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Tri-Motor Homebuilt: Laudable Effort, but Is It an Airplane

By Pat Panzera, Editor, Experimenter

China Tri-Motor

March 3, 2011Auto mechanic Ding Shilu of China’s Liaoning Province created some significant ripples on the Internet this week when photos of his home-designed and -built tri-motor aircraft were posted in several locations. The contraption is reportedly made of recycled materials including three motorbike engines and plastic cloth and cost almost $400. Total weight is reported at 130 kilograms (about 287 pounds). The series of photos includes an apparent taxi test conducted on a frozen reservoir in Shenyang, Liaoning. Pat Panzera, editor of Experimenter, EAA’s homebuilding e-newsletter, saw the photos and had these thoughts about Ding’s invention, which Pat hesitates to label an airplane.

While credit and respect has to be given to Ding for undertaking such an audacious task of designing, building, and testing, those of us who are fortunate enough to have educational resources like the EAA are likely cringing in horror - just as we did with a similar undertaking by Gabriel Nderitu, the Kenyan homebuilder we reported on back in October 2010. Like Ding, Gabriel built an “airplane” powered by passion more than anything else. But unlike Gabriel, Ding’s vehicle at least got one wheel off the ground.

Again, I can’t begin to express my respect for these types of undertakings and the people behind them. The sacrifice, as unimaginable as it is, is surely an outward sign of the unquenchable desire for flight. While those of us who fully grasp the obsession to “slip the surly bonds” will applaud the effort, we still can’t help but to recognize that the effort is for naught. If in fact Ding’s project ever climbs above ground effect, it probably won’t end well and although the reports don’t specifically state it, we can assume that Ding doesn’t have any formal flight training.

Reports of the 130-kilogram (287-pound) aircraft state that the builder has invested roughly 2,600 yuan, which depending on which day we check is roughly $395 USD. That’s just over the annual income for many people in rural China.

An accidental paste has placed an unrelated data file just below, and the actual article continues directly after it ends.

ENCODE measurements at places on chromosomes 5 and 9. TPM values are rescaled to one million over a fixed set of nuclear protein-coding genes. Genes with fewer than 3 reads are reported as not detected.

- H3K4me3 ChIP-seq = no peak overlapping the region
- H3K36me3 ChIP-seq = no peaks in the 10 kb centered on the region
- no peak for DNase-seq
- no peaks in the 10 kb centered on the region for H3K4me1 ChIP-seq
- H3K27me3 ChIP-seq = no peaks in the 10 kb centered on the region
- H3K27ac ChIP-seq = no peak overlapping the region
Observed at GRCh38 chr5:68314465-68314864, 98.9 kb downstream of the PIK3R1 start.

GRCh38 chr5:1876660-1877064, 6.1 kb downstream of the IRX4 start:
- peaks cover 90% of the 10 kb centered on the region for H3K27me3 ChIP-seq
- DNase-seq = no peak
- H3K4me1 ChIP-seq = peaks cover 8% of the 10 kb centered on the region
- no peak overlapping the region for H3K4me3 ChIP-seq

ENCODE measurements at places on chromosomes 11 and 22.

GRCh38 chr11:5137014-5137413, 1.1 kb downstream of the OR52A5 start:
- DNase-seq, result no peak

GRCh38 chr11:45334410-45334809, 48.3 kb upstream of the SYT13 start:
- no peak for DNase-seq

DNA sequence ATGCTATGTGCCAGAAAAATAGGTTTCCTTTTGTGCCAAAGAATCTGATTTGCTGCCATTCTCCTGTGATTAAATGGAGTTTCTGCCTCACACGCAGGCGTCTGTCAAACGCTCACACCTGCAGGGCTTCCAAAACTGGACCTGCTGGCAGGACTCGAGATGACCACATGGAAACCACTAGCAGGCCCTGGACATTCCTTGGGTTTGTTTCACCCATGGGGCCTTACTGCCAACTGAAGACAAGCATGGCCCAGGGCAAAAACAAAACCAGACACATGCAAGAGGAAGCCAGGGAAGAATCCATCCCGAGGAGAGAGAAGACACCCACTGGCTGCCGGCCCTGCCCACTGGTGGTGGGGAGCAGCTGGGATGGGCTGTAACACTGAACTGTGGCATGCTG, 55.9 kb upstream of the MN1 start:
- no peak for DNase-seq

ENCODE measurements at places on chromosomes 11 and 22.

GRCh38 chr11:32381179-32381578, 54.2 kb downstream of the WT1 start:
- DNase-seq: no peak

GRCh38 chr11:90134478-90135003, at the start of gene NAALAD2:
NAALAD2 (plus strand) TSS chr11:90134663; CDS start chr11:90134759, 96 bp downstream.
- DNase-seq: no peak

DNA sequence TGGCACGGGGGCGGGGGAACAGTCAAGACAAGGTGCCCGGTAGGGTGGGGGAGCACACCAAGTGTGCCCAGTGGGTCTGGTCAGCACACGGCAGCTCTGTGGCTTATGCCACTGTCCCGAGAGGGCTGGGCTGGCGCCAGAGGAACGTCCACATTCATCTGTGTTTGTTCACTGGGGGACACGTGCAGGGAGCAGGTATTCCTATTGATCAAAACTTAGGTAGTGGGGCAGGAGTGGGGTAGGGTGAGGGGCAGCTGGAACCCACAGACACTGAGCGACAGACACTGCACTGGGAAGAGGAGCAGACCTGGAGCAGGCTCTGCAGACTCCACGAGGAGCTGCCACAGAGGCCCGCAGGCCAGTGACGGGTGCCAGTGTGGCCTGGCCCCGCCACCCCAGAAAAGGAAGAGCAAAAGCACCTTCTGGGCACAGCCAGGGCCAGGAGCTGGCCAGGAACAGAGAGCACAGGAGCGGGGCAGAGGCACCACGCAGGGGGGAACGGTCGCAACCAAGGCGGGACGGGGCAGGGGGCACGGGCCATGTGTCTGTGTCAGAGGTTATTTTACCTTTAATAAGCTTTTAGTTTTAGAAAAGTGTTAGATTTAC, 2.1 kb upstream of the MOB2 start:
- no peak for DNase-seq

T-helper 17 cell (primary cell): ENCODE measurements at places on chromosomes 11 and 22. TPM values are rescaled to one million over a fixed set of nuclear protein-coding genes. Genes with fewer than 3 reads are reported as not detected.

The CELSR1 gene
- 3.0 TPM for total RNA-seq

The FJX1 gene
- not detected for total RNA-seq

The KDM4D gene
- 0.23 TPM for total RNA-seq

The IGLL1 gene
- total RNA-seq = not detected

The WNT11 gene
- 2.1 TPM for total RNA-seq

Observations based on the information at hand and the photos: Power comes from three unshrouded motorcycle engines and (thankfully) seats only one occupant. In true EAA homebuilt spirit, it was crafted from recycled and previously used materials, including the rigid tricycle gear’s wheels - which appear to have been borrowed from a motor scooter.

The short wingspan is reportedly because of “airstrip” (narrow dirt road) restrictions; power lines border each edge. The sharp leading edge of the flat-bottomed airfoil (covered in “plastic cloth”) suggests that - should it ever actually take flight - the stall will be without warning and fairly unforgiving. The huge, rectangular flat-slabbed ailerons are hinged off the trailing edge and in plane with the equally rudimentary horizontal stabilizer and elevator. Being so short, coupled with the aileron trailing edges being only inches in front of the horizontal stabilizer leading edge, downwash from the wing will certainly affect the elevator. One would think that this aircraft would be very pitch sensitive.

Each of the three engines turn crudely constructed wood propellers driven by a single v-belted propeller speed reduction unit- a fancy term for a set of pulleys, in this case - that reduce the engine RPM to a more propeller-friendly speed. It appears from the photos that the engine drives the belt with the centrifugal clutch leftover from the motorbike. All three props turn in the same direction and no two blades look exactly alike.

Although we certainly wish Ding all the best, it would have been nice if an EAAer – a Technical Counselor - was available to mentor and guide him. With the money, time, and effort he’s already expended, it’s entirely possible some properly focused direction might have resulted in an aircraft he could fly safely


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